Who knew restoration could taste so good? Named after Madagascar's Voatsiperifery (Piper borbonense) peppercorns, this project combines conservation and cooking to create economic incentives that protect and restore endangered forest.
The Phoenix Conservancy is partnering with local communities in Madagascar to sustainably cultivate Voatsiperifery vines in our Foxhole Forest restoration sites. The delicious peppercorns produced by these plants can be sold to generate income that feeds families and funds further restoration activities, all which disincentivizing deforestation.
Want some peppercorns? Become a monthly donor and we'll send you a sample as a thank you gift!
Fresh Voatsiperifery peppercorns.
Voatsiperifery (Piper borbonense)
Only found in Madagascar's forests, Voatsiperifery vines are a relatively widespread but significantly underutilized resource in local cooking and conservation. The species prefers forest edge habitats with lots of sunlight, making it an ideal addition to our Foxhole Forests. The aroma of peppercorns fills the forests in which they grow. Combined with our other Social Enterprise projects, Voatsiperifery makes forest far more valuable standing up than cut down.
Voatsiperifery peppercorns are closely related to the black pepper we all have in our kitchens, except Voatsiperifery is far bolder, pinier, and more floral. The peppercorns are just as versatile as black pepper and elevate any dish in which they are used, from pasta to steak to salads to cocktails.
A Voatsiperifery vine with flowers.
Dire economic conditions are the root of Madagascar’s ecological degradation, inhibiting the restoration activities necessary to buffer the country from and adapt to climate change. Without economic systems that incentivize restoration, Madagascar’s already precarious state will devolve into catastrophe.
Voatsiperifery peppercorns offer an opportunity to add value to standing forest while providing a self-perpetuating system that ensures long-term restoration and socioeconomic development.
A person enters living quarters in the evening at the base of Ivohiboro.
A Sakoa tree stands in the grassland below Ivohiboro Forest, Madagascar.
A local Voatsiperifery cultivator holds a bowl filled with dried peppercorns.
Voatsiperifery peppercorns are highly valued and rare in international spice markets, despite the plant being relatively common in Madagascar's dwindling forests and infrequently used in local cuisine. The peppercorns are sustainably harvested by hand from plants growing along forest edges and are then dried in the sun for several weeks before they are ready for sale and consumption.
Voatsiperifery's aroma is like a warm hug, and we aren't kidding when we say Madagascar's forests smell like the peppercorns. Their flavor is bold and complex, with a bit more heat and piney and floral notes than regular black pepper. If you prefer subtlety, grinding a mix of 1:1 Voatsiperifery to black pepper balances the spice's stronger accents with black pepper's more familiar taste.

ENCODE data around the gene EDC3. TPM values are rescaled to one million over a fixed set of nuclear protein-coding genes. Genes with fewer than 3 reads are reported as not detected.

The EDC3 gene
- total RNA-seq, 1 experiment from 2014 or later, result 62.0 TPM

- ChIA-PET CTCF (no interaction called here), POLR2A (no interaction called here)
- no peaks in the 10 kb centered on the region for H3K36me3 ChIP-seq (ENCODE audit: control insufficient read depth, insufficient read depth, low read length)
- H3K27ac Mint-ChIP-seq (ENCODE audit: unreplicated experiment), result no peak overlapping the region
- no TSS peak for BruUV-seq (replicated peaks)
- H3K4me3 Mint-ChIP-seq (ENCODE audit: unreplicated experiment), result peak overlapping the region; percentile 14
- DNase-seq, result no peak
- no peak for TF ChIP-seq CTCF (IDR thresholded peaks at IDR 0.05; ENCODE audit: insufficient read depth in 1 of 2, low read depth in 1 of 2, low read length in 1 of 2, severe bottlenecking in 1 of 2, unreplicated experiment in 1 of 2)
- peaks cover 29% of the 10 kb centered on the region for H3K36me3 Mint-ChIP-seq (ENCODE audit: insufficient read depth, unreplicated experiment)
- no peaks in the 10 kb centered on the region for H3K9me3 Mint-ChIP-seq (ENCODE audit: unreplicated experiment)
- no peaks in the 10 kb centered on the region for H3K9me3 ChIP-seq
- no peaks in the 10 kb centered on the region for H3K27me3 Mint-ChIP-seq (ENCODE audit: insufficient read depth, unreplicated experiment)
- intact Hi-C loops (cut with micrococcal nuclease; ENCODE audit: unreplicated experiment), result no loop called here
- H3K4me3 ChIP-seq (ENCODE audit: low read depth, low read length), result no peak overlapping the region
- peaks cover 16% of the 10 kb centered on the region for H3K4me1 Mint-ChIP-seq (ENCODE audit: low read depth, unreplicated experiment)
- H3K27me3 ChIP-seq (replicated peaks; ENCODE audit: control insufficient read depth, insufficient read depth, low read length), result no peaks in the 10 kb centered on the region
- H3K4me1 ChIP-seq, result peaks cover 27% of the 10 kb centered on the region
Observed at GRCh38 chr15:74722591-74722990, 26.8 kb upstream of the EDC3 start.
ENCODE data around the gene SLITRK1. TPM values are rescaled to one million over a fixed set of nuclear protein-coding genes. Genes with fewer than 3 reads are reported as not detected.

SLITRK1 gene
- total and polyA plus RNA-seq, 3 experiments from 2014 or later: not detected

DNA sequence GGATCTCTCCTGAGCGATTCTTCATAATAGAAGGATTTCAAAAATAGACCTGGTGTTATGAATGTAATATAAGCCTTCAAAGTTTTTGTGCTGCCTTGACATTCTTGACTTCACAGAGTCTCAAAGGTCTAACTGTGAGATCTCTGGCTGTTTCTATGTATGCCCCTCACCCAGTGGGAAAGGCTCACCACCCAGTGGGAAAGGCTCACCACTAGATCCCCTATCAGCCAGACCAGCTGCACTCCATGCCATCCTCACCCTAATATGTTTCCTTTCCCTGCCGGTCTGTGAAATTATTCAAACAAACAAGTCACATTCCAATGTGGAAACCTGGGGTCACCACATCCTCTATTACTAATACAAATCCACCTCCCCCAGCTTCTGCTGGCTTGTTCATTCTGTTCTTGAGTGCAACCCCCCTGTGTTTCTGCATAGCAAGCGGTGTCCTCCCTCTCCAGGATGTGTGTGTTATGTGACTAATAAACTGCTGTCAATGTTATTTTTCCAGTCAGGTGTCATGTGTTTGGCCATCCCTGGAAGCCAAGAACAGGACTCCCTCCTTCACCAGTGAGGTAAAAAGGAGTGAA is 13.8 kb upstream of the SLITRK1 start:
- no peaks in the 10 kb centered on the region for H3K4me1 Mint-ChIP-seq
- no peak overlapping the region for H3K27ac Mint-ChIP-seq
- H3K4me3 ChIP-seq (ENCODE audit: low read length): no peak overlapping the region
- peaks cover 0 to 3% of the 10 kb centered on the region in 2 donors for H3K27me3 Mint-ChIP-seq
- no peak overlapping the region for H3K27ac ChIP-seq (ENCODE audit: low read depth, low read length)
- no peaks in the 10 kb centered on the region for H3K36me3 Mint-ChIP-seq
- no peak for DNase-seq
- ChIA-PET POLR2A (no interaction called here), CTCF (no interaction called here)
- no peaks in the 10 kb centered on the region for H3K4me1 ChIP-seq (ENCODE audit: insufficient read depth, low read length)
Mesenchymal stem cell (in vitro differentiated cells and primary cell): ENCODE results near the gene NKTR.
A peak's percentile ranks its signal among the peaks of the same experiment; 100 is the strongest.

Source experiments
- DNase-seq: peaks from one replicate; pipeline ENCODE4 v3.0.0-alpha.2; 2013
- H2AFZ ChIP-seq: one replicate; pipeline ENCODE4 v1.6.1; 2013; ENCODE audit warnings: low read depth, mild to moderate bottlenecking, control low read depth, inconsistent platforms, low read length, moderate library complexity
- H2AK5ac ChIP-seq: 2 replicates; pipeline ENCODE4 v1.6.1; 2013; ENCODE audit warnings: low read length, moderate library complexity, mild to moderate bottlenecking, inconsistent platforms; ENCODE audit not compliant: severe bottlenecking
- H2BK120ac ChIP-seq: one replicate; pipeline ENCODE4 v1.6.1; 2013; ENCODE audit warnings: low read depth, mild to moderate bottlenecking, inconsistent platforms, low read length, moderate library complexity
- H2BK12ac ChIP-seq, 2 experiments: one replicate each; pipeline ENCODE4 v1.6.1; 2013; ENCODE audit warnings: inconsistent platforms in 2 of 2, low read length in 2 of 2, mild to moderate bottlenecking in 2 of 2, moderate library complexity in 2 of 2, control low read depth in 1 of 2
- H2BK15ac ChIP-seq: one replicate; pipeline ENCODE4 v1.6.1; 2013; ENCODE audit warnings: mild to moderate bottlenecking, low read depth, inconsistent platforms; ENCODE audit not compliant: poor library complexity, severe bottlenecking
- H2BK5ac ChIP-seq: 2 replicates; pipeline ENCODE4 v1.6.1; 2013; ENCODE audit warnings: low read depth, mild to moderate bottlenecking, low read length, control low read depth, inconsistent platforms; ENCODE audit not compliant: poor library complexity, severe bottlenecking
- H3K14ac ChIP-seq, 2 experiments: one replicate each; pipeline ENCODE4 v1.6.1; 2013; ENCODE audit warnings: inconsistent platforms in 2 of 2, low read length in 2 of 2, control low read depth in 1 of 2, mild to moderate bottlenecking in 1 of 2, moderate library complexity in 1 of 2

Supporting communities through restoration
We will plant Voatsiperifery in our Foxhole Forest restoration sites, allowing the vines to grow on the new trees, particularly Sakoa, adding value and disincentivizing timber harvest. Community members can sustainably harvest peppercorns for sale.
We will sell the peppercorns to spice distributors (such as World Spice Merchants) and individual buyers to generate funding for further restoration activities in Madagascar.
We will buy Voatsiperifery peppercorns directly from communities, providing immediate income that feeds families and improves local livelihoods.
Net revenue generated by sales to businesses and individuals will fund further restoration activities, particularly through local job creation. In this way, communities are incentivized to continue restoration through our initiatives and on their own.
Phoenix Conservancy staff learn about Voatsiperifery cultivation from local producers and botanists.
Incentivize further planting of Voatsiperifery.
Disincentivize cutting down and delimbing trees for charcoal production.
Connect local communities to global markets.
Establish a self-perpetuating, restoration-based economic engine.
Improve local livelihoods through direct income and restoration job creation.
Tie the Voatsiperifery project to our other social enterprise programs to develop a holistic model for restoration throughout Madagascar.
Transfer management of the project to communities within 20 years.
Lahy, one of thousands of community members we have hired, says she and her family were able to survive famine thanks to the income provided by restoration-based jobs.
How To Help
Donations go a long way in Madagascar, so please consider making a tax-deductible contribution to support our efforts. Monthly donors over $10 and $35 will receive a 1- and 4-fl. oz. sample of peppercorns as a thank you gift! You can also visit our Wishlist to provide allocated funding for specific items we need, or you can purchase merchandise from our store.
We're bringing Voatsiperifery to U.S. markets, so subscribe to our newsletter (below) and follow us on social media to find out where and when you can buy some yourself!
Our progress on the Voatsiperifery Project is entirely due to the generous financial support from numerous individual donors and partnerships with businesses like World Spice Merchants, Lodgepole in Moscow, ID, and Etsi Bravo in Pullman, WA. To everyone who has contributed to our efforts, thank you!